The blog will run from July 7th to September 21st, starting with Nelson Algren’s The Man With the Golden Arm, ending with Peter Matthiessen’s Shadow Country, and including works by Ralph Ellison, Saul Bellow, Philip Roth, Flannery O’Connor, Eudora Welty, and Alice McDermott. Discover lesser known but equally talented National Book Award Fiction Winners such as Conrad Richter, Wright Morris, and Robb Forman Dew. Then return here, on September 21st, you will have a chance to select The Best of the National Book Awards Fiction and win two tickets to the 2009 National Book Awards, the first time in its history the Awards will open to a public vote.

Stress, fractures

*another intended scene for Falcons on the Floor


Responsible for endless nights of worry, generating dreadful scenarios – though all imaginary, though all irrational – Yasir agonized more about the missing paper towels than Salim’s farewell letter. The letter was bad enough. It took him days to even read it.

And now Salim was off with Khalil, reckless, big-eared Khalil with his big-shot ideals and big-shot rifles. There was nothing he could do. Yasir snickered at the shadowed living room, useless lamps, and snuffed outlets.

The electricity had shut off. It was almost as if the moment Salim and Khalil left the house, a minute after they closed the door behind them, the electricity snapped dead, smudging the house with silence. This made him feel even more alone. No refrigerator hum or radio static. The ceiling fan unwound to a pathetic halt.

Confined to the sofa, he’d passed out soon after, upright, pillow over his round stomach, but the outside traffic – honking and backfiring and constant banging – racked him awake.

Yasir cranked his head, rubbing his neck as if it might refocus the room.

He coughed into his hand, hernia stabbing with every hack. The wild hairs on his knuckles tickled his nostrils. An itching just above his shoulder blade. Leaning forward, slow, he sucked shallow breathes and stared at his feet, trying not to cough again, trying not to spasm. He looked around the room, the coffee table, rugs. No way to reach the itch.

His water glass rattled from the grumbling of a passing truck. Water rippled around its base. He wished he had the energy to vacuum – almost grateful for the blackout.

Leftover food hardened around him. The kahi that Khalil brought sat for hours on the coffee table, crusting hard to their tray in the dry heat. As delicious as they looked, Yasir refused to indulge and, sick of looking at them, he lifted the tray to the kitchen where he finally banished them to the trash. One of the sugary pastries bounced onto the floor. He couldn’t bend to pick it up.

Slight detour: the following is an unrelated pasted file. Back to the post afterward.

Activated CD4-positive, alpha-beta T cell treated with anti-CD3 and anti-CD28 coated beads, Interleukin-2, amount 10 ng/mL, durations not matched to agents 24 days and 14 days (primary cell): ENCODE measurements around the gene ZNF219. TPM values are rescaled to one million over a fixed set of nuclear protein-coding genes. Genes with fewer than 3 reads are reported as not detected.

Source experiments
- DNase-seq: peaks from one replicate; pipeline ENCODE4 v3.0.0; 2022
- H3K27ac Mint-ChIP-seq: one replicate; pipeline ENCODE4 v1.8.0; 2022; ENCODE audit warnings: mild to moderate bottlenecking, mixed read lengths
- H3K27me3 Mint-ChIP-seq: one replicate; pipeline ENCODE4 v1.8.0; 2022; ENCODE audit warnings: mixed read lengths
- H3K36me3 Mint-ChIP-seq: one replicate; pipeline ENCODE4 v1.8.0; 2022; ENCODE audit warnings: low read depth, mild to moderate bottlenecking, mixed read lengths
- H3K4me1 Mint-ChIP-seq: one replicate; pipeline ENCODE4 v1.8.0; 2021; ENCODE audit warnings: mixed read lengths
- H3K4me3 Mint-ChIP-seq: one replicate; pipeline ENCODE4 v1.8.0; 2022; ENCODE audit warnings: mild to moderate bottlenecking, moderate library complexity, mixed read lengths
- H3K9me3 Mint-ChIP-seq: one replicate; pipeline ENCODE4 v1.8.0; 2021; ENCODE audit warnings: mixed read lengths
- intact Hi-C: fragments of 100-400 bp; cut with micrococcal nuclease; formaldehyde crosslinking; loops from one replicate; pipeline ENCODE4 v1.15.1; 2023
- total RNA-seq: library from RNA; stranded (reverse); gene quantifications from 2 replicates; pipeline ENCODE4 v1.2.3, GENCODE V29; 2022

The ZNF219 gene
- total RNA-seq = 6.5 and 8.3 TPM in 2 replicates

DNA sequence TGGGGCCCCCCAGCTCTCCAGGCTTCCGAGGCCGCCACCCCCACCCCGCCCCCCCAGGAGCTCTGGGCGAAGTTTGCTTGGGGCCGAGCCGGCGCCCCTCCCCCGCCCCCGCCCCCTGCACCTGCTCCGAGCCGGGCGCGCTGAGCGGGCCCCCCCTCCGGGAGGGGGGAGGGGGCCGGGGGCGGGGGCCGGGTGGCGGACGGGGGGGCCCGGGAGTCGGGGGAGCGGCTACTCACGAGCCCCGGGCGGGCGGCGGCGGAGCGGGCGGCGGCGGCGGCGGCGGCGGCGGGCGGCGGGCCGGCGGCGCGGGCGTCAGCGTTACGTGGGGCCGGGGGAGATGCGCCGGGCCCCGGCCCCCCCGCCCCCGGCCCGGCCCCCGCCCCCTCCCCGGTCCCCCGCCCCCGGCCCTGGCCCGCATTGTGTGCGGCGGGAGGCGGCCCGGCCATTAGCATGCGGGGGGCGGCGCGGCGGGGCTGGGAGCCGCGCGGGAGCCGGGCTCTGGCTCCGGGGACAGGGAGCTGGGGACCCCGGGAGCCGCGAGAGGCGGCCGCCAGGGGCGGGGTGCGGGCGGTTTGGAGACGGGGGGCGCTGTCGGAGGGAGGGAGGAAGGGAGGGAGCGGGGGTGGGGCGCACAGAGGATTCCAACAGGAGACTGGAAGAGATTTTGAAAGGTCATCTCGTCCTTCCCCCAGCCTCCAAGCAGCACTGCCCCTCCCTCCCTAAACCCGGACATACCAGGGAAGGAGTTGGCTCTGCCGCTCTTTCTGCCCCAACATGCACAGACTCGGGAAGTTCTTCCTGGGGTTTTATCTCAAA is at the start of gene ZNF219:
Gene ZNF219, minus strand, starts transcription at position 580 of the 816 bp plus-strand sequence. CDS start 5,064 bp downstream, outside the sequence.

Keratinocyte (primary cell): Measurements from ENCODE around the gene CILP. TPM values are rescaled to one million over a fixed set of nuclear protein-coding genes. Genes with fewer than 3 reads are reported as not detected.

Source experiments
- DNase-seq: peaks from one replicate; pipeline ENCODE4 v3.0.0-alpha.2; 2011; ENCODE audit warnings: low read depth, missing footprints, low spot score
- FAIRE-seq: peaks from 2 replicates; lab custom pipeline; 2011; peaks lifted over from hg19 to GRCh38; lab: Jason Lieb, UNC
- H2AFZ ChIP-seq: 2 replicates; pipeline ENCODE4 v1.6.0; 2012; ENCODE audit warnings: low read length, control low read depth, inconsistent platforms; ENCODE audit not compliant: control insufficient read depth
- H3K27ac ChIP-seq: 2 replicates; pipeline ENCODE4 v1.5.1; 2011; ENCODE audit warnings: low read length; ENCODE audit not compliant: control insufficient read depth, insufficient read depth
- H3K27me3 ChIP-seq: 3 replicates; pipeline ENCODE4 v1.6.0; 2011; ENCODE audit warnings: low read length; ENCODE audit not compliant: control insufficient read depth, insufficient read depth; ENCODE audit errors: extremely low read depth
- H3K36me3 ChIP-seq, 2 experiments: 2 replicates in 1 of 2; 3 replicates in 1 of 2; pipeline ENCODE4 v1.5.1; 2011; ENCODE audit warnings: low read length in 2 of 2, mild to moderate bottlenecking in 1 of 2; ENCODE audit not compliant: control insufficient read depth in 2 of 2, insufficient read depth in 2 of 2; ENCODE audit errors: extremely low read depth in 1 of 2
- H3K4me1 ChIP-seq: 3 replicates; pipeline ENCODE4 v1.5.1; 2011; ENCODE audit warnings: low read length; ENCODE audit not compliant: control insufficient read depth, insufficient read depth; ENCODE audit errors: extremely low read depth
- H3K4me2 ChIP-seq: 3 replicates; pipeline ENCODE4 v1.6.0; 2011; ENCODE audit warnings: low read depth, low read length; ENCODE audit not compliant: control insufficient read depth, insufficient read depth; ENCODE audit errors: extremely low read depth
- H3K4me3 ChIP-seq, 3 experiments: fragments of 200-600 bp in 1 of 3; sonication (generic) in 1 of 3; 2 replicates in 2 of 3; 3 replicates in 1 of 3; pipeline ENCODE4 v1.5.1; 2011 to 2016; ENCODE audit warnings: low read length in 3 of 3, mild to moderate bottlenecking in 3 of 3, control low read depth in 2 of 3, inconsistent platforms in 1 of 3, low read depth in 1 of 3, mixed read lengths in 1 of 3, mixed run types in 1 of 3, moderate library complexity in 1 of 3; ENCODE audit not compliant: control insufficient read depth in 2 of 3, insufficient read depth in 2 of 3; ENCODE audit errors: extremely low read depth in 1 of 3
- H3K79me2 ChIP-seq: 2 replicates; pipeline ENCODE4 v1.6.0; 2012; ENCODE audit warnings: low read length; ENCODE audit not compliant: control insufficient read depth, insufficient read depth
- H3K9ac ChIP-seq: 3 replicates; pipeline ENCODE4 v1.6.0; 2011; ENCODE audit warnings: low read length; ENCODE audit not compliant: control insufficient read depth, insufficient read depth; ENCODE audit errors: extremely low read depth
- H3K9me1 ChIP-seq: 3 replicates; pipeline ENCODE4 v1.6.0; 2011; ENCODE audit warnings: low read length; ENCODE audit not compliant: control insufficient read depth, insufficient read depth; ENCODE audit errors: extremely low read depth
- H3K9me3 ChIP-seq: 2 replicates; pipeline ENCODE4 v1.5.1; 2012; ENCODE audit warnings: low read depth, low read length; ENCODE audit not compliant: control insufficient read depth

Bribing me with doughnuts, he thought, disrespectful boy. Arrogant. Big-shot Fedayeen wanna-be.

He remember the first time he’d seen the newspaper photo of the Mercenaries hanging from the bridge and Khalil’s big face in the middle of everything like it was some wild street party.

Disrespectful. Arrogant. Dangerous. Salim should have nothing to do with him. Bringing me kahi. Trying to sweeten me up. Bringing nothing, but trouble. And they left the house in such a hurry.

Why had Salim taken the paper towels?

Yasir hadn’t noticed until he stood from the couch, hand on his abdomen, hernia needling. And he stumbled to the kitchen, his sweating hand holding onto whatever support it could find, the other balancing the tray. Sweat pimpled above his eyebrows.

Yasir knew it was a bad habit, wasting paper towels to blot his sweaty forehead, the sweat that crept down like spider legs, but what else to use? He wasn’t going to climb the stairs all the way to the bathroom just to wipe his forehead. Whatever rag lying around the kitchen had been used to mop mysterious puddles, their funk steamed rancid on countertops before they made it to wash. Climbing the stairs would create more sweat, anyway. It made no sense.

Sometimes he used his shirt sleeve. Once, a sock that sat on the back of the sofa. He decided to never do that again.

But why not take a cloth towel?
There was half a roll left.

It was noon. His head was a hot air balloon.
Yasir turned off the coffee machine and recycled the remaining coffee from his mug back into the pot for later. No need to refrigerate. He shuffled, braced against the stove.

Protruding painfully, his hernia pulsed in the fatty deposits of this abdomen and a lump, now palpable, transmitted lightening to every receptive nerve in its network. Limping, he inched to the sink where the paper towel rack hung under the cabinet. Droplets covered his face like flecked paint; the bravest drop rocked like a ball bearing at the tip of his nose.
Yasir soaked them up with his sleeve.

And there it was. He might’ve missed the letter entirely if he hadn’t been searching for something to wipe his head and he gave the letter a skeptical expression before lifting it with jellied hands. Salim’s, no doubt. A crisp business envelope. Not a crinkle or blemish or crease. Why the formality? Why the envelope? Lifting it to the light, the type bled through, Salim’s signature too.

Yasir let his eyelids stutter shut and he tilted his head back, resisting a tremble. Without looking, he slid his thumb under the paper lip, peeled apart glue and fiber and unfolded the letter, but kept his eyes on the ceiling where he could stay ignorant for just a few seconds longer.
Cracks webbed the plaster, stress fractures.